Quita Tinsley, 25, is pursuing her master’s degree in Women’s Gender and Sexuality at Georgia State University while also working (for the past year) as the youth activist network organizer at SPARK Reproductive Justice Now. She received her bachelor’s degree in journalism at GSU, and in 2012, she became involved with SPARK and learned that the reproductive justice movement spoke to all aspects of who she is and includes the struggles she faces as a queer black woman.

While an undergrad, she served as the activism chair for the Alliance for Sexual and Gender Diversity at GSU, and was also an intern at the Atlanta Regional Peace Corps office as the Marketing and Recruitment Assistant.

So, she’s busy. She took some time to talk to the Georgia Voice about activism, how movements are connected, not separate, and how seeing U.S. Rep. John Lewis marching in the rain let her know she was on the right path.

Is your family involved in organizing—is that how you became involved in social justice?

 No, no one in my family is an organizer. I come from a family of working class black folks. In the summers my mom would work in the fields to help the family. I learned about organizing through my own lived experience, about living as a black queer woman in the South.

I think it’s different when you’re just trying to survive. My family was teaching me survival skills. My mother calls me every day and is always asking me when I’m going to visit. Now when I visit, I go see my mother and immediate family, and my mom always reminds me to visit the other elders. I know I will probably never move back—it doesn’t feel like home. It was the home I was brought up in.

What attracts you to work for SPARK?

 Learning the history of reproductive justice [especially the roles of women of color and black women.] And the queer analysis SPARK gives it, knowing the history and that queer and trans folks’ bodies are also on the front lines. The laws being restrictive to us, health care not being accessible to us.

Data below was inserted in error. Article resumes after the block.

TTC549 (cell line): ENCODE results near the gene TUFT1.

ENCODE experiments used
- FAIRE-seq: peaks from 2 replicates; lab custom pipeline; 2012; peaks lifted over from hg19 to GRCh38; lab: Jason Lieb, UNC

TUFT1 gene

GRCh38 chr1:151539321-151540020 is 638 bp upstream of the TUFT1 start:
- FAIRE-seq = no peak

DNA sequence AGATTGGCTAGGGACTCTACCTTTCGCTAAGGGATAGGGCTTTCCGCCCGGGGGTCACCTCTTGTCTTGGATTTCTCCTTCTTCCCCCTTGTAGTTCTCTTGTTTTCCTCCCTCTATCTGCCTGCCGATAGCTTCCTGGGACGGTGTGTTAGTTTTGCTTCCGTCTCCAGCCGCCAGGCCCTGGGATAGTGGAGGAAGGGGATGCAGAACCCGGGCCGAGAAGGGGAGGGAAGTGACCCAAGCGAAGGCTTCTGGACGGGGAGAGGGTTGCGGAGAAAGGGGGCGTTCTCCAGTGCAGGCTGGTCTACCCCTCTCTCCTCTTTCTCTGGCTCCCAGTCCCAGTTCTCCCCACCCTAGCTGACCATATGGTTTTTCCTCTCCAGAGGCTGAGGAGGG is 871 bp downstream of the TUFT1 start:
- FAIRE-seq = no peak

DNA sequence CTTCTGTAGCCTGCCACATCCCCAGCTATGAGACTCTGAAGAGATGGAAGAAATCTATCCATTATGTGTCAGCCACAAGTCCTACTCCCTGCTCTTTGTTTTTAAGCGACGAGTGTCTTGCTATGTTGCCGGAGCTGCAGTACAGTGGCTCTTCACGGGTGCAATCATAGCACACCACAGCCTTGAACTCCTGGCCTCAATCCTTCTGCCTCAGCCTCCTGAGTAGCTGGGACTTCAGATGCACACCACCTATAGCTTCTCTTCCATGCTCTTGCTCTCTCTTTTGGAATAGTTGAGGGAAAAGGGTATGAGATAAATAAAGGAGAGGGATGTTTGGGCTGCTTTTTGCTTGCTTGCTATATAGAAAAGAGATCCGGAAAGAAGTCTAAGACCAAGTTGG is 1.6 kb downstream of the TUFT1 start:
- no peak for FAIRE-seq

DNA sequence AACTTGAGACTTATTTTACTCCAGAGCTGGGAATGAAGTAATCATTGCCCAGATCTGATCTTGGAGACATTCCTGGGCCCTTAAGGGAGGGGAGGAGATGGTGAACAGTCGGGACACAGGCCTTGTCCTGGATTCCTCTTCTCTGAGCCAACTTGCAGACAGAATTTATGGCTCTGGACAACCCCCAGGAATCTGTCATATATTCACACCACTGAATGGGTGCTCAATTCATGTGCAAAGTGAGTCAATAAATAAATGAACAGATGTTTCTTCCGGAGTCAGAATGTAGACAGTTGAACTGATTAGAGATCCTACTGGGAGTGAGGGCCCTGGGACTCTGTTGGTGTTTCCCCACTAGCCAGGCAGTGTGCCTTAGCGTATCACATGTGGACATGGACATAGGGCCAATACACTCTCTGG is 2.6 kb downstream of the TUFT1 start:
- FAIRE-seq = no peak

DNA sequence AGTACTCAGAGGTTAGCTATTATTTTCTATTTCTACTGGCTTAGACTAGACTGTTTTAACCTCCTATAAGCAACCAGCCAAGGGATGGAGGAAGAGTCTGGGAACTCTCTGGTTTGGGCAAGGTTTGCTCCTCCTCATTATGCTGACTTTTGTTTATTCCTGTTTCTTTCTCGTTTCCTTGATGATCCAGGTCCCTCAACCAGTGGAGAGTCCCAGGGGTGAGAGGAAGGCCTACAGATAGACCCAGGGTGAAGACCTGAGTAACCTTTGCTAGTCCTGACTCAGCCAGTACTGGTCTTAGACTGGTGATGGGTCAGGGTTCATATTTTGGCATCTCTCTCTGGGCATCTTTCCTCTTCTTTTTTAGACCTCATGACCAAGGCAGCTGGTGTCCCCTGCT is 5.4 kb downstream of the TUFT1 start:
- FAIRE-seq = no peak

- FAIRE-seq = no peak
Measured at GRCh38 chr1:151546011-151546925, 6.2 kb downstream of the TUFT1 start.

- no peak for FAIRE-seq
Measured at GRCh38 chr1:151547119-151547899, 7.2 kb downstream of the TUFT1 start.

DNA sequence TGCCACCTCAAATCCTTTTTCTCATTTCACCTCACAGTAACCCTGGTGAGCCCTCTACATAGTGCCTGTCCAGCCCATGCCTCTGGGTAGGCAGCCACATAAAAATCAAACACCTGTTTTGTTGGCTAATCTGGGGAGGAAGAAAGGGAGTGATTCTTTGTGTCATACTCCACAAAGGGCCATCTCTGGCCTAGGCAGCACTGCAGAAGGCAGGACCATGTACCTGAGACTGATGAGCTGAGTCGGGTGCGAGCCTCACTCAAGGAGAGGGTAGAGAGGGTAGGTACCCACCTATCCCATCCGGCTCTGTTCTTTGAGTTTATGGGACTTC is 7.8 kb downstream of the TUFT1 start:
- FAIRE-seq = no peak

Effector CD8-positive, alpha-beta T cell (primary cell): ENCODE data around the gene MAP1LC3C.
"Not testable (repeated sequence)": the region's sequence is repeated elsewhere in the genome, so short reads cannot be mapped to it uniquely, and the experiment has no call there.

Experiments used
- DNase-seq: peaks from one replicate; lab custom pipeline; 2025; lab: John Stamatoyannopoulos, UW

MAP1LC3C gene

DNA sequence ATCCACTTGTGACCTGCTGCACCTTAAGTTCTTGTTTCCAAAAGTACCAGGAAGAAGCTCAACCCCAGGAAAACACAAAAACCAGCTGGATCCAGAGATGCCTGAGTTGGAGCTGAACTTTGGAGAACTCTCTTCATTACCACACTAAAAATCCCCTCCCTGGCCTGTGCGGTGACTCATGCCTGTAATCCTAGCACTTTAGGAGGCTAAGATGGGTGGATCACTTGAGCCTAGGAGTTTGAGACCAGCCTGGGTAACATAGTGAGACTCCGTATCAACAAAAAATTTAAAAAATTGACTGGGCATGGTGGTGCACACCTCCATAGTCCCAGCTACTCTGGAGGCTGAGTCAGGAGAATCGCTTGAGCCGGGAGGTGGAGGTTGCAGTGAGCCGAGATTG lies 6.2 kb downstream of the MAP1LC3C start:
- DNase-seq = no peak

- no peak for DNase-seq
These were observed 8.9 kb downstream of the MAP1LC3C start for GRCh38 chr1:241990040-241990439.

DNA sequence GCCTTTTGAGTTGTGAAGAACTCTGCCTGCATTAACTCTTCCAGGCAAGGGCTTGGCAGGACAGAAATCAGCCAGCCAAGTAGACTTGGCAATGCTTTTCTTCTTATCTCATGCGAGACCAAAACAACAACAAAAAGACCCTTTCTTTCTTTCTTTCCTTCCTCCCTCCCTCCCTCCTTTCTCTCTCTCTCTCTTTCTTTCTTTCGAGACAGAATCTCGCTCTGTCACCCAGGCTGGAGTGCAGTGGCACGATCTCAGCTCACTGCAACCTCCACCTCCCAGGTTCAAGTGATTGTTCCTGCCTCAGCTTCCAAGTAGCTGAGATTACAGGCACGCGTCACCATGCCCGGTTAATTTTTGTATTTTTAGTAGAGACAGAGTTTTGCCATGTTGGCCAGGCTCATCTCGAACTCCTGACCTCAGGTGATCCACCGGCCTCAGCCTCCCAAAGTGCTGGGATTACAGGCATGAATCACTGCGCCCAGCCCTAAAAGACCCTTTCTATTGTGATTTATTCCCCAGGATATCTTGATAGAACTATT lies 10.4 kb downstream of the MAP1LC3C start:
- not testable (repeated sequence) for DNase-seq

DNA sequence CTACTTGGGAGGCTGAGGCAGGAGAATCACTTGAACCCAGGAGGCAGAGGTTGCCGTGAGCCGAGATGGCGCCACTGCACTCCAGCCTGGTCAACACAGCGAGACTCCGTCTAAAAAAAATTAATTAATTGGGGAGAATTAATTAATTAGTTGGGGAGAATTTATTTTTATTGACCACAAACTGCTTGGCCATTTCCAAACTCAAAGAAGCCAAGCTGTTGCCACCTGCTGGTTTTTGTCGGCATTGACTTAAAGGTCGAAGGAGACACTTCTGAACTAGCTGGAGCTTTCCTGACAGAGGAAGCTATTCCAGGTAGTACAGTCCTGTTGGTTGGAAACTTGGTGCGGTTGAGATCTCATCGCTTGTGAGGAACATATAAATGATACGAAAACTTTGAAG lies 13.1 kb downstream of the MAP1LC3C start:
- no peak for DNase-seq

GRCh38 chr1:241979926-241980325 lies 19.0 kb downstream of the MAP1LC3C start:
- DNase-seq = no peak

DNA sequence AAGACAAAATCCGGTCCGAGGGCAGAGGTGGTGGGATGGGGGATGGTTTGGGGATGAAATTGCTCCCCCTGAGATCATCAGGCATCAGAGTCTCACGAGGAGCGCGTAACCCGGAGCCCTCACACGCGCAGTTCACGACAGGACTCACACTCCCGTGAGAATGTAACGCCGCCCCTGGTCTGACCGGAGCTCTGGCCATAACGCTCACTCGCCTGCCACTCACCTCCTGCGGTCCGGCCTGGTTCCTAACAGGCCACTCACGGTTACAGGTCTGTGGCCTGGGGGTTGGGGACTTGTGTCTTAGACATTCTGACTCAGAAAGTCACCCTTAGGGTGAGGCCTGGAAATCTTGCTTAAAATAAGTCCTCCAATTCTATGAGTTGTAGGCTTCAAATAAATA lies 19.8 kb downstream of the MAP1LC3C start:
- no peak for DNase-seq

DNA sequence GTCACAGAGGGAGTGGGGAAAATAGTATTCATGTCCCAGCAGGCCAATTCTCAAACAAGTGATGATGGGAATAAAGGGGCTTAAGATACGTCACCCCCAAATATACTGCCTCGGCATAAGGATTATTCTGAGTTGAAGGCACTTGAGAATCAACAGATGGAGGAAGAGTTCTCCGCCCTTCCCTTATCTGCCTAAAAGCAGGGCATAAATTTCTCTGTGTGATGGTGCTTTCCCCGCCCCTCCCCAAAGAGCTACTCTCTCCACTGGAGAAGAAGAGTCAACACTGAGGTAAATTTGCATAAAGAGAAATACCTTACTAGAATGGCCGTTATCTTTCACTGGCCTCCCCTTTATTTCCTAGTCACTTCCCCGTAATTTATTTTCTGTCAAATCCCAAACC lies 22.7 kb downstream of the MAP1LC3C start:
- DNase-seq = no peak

What about the different movements you are involved in, like Black Lives Matter and Black Trans Lives Matter?

Other movements? For me they are all connected together. It’s hard for me to say I’m a part of different movements. With reproductive justice, you can’t just talk about black folks and not talk about black queer and trans folks. It’s all tied together. But I do think a lot of people do see them as separate. But transgender rights are part of reproductive justice. Black lives, black folks, are on the front lines of being attacked by the state. This is all-inclusive of queer liberation.

What does activism mean to you?

Activism to me means political motivation in whatever avenue works for you. There is a lot of criticism of activism on social media and on the internet, but, no, that is activism. Organizing rallies and getting people to rallies with a tweet is activism. I’m my mother’s only child and my mother had me when she was 38. When I was growing up I didn’t grow up around a lot of young folks, so I took a lot of wisdom at a young age. But I also have learned so much from young folks and my peers and folks younger than me. Coming to SPARK, I learned I can be an activist and at 25 what I say and think matters. I’m always empowering folks, to let them know you have a voice, you have a story, you need to have confidence.

What was the first rally you went to?

 The first rally I went to was last year—the CNN rally for Mike Brown. [Some 5,000 people marched to the CNN Center to protest the shooting of Mike Brown, an unarmed black man, by a white police officer, in Ferguson, Missouri. The rally was organized via Twitter by black queer activist Aurielle Lucier, founder of #itsbiggerthanyou.

I’m an introvert and have a hard time being in big crowds. But also, being a black person and knowing how in a political rally you can be arrested kept me away. But last year a group of other friends and queer folks in Atlanta got together and I said this is the one I want to go to. It was very powerful. Coming to the rally with other queer, trans folks of color—my anxiety was lessened, and also being with my partner helped.

I remember seeing Congressman John Lewis marching in a three-piece suit in the pouring rain and I knew I was where I was supposed to be. This is the right time, the right moment for me to be doing this.

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